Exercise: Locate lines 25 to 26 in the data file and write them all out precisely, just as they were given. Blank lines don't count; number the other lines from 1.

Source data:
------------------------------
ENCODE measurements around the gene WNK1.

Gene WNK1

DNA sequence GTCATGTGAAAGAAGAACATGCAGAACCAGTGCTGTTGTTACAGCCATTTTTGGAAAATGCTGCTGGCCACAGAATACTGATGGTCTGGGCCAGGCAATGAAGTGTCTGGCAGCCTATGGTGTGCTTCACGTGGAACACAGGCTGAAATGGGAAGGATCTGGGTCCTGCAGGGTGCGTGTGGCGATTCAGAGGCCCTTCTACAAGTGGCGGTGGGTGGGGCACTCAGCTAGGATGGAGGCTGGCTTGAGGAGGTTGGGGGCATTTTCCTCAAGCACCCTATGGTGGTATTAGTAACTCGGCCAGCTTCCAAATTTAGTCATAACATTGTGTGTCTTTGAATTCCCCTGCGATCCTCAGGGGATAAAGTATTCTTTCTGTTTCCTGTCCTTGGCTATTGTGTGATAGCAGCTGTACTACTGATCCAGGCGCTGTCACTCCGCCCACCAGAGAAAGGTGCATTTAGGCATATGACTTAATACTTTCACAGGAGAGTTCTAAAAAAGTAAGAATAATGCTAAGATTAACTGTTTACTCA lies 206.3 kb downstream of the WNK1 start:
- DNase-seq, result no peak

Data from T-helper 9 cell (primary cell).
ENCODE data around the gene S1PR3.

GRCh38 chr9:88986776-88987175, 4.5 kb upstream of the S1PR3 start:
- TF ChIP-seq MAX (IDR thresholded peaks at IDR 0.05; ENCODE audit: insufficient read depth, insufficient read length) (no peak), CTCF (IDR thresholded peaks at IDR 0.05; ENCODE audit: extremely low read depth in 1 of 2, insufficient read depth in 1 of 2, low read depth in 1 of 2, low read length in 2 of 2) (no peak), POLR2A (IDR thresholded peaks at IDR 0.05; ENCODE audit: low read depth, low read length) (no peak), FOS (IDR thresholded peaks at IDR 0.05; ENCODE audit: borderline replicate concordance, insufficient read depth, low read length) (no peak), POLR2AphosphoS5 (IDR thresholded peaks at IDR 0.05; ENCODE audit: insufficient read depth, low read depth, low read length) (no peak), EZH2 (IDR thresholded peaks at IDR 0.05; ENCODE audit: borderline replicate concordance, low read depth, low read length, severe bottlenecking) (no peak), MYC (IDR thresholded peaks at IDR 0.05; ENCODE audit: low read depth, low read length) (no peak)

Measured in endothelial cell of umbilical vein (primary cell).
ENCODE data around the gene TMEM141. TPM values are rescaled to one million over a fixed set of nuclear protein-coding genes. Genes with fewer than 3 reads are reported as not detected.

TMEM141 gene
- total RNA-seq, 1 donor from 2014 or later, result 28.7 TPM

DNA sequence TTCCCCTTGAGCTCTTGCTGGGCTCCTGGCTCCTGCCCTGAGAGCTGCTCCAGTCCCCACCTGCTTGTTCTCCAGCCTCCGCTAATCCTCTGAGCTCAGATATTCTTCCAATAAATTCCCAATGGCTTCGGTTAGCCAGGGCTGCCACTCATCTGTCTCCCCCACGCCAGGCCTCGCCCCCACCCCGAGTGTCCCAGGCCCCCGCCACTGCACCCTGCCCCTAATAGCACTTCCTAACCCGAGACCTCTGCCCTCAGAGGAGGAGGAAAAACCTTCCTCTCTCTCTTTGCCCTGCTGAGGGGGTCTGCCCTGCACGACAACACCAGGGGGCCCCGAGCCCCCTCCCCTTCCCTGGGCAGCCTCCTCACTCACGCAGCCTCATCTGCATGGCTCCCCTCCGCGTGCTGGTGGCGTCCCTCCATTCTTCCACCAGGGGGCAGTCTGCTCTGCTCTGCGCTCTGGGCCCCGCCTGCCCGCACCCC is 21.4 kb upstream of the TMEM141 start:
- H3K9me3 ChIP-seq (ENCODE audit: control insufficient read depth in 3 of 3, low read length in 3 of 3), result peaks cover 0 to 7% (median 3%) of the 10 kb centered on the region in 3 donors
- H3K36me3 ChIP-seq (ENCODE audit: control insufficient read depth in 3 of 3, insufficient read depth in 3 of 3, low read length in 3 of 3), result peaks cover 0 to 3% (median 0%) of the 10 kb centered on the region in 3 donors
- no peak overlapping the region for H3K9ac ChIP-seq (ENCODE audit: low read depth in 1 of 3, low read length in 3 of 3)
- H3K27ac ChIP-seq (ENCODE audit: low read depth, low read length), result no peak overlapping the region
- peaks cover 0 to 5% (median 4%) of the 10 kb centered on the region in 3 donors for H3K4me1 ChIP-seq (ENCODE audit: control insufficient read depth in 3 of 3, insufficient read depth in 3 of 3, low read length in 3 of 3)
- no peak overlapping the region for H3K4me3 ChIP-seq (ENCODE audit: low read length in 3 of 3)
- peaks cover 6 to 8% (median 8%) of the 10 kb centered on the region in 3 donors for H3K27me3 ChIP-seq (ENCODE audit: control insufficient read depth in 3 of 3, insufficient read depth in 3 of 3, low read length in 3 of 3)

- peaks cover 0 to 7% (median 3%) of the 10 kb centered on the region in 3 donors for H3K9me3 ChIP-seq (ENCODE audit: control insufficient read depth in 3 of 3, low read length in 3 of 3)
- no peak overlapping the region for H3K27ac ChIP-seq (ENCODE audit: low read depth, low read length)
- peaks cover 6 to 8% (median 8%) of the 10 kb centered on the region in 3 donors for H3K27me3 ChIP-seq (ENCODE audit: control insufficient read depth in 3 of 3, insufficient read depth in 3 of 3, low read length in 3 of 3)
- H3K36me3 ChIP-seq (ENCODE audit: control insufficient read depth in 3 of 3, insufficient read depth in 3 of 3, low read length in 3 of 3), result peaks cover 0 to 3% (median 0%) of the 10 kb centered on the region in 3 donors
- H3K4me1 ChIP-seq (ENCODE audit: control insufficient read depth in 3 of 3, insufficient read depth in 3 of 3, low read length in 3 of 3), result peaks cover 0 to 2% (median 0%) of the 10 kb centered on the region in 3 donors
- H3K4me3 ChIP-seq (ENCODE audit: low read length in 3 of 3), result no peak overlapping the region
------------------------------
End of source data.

- H3K4me1 ChIP-seq (ENCODE audit: control insufficient read depth in 3 of 3, insufficient read depth in 3 of 3, low read length in 3 of 3), result peaks cover 0 to 2% (median 0%) of the 10 kb centered on the region in 3 donors
- H3K4me3 ChIP-seq (ENCODE audit: low read length in 3 of 3), result no peak overlapping the region